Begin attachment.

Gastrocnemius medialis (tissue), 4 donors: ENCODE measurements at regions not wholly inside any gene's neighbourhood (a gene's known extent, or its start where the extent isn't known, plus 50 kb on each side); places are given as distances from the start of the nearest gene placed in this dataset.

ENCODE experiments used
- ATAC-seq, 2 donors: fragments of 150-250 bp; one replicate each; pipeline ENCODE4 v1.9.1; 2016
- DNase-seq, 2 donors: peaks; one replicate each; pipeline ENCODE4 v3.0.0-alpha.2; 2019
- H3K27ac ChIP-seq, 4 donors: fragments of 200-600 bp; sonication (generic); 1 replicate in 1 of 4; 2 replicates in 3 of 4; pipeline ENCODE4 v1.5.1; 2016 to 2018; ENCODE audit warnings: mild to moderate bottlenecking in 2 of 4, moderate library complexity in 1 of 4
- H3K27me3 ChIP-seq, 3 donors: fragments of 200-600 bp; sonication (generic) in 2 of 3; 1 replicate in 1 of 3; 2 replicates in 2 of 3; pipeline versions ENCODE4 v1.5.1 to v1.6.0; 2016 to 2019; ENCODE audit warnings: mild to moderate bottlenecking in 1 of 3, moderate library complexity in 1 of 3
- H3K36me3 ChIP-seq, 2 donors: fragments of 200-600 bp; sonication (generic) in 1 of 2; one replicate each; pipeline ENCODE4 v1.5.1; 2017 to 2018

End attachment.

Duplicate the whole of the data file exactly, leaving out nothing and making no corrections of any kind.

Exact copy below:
Gastrocnemius medialis (tissue), 4 donors: ENCODE measurements at regions not wholly inside any gene's neighbourhood (a gene's known extent, or its start where the extent isn't known, plus 50 kb on each side); places are given as distances from the start of the nearest gene placed in this dataset.

ENCODE experiments used
- ATAC-seq, 2 donors: fragments of 150-250 bp; one replicate each; pipeline ENCODE4 v1.9.1; 2016
- DNase-seq, 2 donors: peaks; one replicate each; pipeline ENCODE4 v3.0.0-alpha.2; 2019
- H3K27ac ChIP-seq, 4 donors: fragments of 200-600 bp; sonication (generic); 1 replicate in 1 of 4; 2 replicates in 3 of 4; pipeline ENCODE4 v1.5.1; 2016 to 2018; ENCODE audit warnings: mild to moderate bottlenecking in 2 of 4, moderate library complexity in 1 of 4
- H3K27me3 ChIP-seq, 3 donors: fragments of 200-600 bp; sonication (generic) in 2 of 3; 1 replicate in 1 of 3; 2 replicates in 2 of 3; pipeline versions ENCODE4 v1.5.1 to v1.6.0; 2016 to 2019; ENCODE audit warnings: mild to moderate bottlenecking in 1 of 3, moderate library complexity in 1 of 3
- H3K36me3 ChIP-seq, 2 donors: fragments of 200-600 bp; sonication (generic) in 1 of 2; one replicate each; pipeline ENCODE4 v1.5.1; 2017 to 2018